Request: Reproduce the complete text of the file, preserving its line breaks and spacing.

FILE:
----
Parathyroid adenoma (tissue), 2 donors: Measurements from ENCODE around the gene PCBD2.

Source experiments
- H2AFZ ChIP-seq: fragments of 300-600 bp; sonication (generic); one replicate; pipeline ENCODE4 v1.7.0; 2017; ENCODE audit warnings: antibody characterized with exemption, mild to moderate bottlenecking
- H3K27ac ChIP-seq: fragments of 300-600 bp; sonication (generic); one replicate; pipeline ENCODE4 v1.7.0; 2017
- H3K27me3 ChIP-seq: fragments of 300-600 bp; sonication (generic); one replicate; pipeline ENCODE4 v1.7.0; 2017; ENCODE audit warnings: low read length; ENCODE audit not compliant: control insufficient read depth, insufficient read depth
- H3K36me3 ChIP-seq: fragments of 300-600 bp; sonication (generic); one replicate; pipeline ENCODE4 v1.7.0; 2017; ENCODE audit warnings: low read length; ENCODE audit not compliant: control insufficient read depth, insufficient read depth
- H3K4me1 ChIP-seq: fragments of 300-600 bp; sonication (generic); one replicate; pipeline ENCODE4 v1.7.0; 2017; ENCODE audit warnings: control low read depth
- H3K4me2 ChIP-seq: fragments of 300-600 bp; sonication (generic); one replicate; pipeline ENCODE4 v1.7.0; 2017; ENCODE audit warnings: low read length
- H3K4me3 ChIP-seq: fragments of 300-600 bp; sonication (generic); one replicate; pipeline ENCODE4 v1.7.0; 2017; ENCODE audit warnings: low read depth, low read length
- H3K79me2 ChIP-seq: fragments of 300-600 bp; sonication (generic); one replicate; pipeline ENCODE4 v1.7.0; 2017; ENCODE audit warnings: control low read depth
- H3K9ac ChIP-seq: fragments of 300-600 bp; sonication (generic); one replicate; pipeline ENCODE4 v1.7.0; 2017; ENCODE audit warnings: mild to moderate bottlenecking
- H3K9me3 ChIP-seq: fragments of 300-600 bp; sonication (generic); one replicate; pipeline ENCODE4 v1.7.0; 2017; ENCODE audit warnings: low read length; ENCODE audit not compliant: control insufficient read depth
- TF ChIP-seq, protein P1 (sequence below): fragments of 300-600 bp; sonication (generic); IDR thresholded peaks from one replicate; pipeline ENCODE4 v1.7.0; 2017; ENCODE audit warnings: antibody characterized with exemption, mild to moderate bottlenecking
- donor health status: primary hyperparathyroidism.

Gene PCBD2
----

Parathyroid adenoma (tissue), 2 donors: Measurements from ENCODE around the gene PCBD2.

Source experiments
- H2AFZ ChIP-seq: fragments of 300-600 bp; sonication (generic); one replicate; pipeline ENCODE4 v1.7.0; 2017; ENCODE audit warnings: antibody characterized with exemption, mild to moderate bottlenecking
- H3K27ac ChIP-seq: fragments of 300-600 bp; sonication (generic); one replicate; pipeline ENCODE4 v1.7.0; 2017
- H3K27me3 ChIP-seq: fragments of 300-600 bp; sonication (generic); one replicate; pipeline ENCODE4 v1.7.0; 2017; ENCODE audit warnings: low read length; ENCODE audit not compliant: control insufficient read depth, insufficient read depth
- H3K36me3 ChIP-seq: fragments of 300-600 bp; sonication (generic); one replicate; pipeline ENCODE4 v1.7.0; 2017; ENCODE audit warnings: low read length; ENCODE audit not compliant: control insufficient read depth, insufficient read depth
- H3K4me1 ChIP-seq: fragments of 300-600 bp; sonication (generic); one replicate; pipeline ENCODE4 v1.7.0; 2017; ENCODE audit warnings: control low read depth
- H3K4me2 ChIP-seq: fragments of 300-600 bp; sonication (generic); one replicate; pipeline ENCODE4 v1.7.0; 2017; ENCODE audit warnings: low read length
- H3K4me3 ChIP-seq: fragments of 300-600 bp; sonication (generic); one replicate; pipeline ENCODE4 v1.7.0; 2017; ENCODE audit warnings: low read depth, low read length
- H3K79me2 ChIP-seq: fragments of 300-600 bp; sonication (generic); one replicate; pipeline ENCODE4 v1.7.0; 2017; ENCODE audit warnings: control low read depth
- H3K9ac ChIP-seq: fragments of 300-600 bp; sonication (generic); one replicate; pipeline ENCODE4 v1.7.0; 2017; ENCODE audit warnings: mild to moderate bottlenecking
- H3K9me3 ChIP-seq: fragments of 300-600 bp; sonication (generic); one replicate; pipeline ENCODE4 v1.7.0; 2017; ENCODE audit warnings: low read length; ENCODE audit not compliant: control insufficient read depth
- TF ChIP-seq, protein P1 (sequence below): fragments of 300-600 bp; sonication (generic); IDR thresholded peaks from one replicate; pipeline ENCODE4 v1.7.0; 2017; ENCODE audit warnings: antibody characterized with exemption, mild to moderate bottlenecking
- donor health status: primary hyperparathyroidism.

Gene PCBD2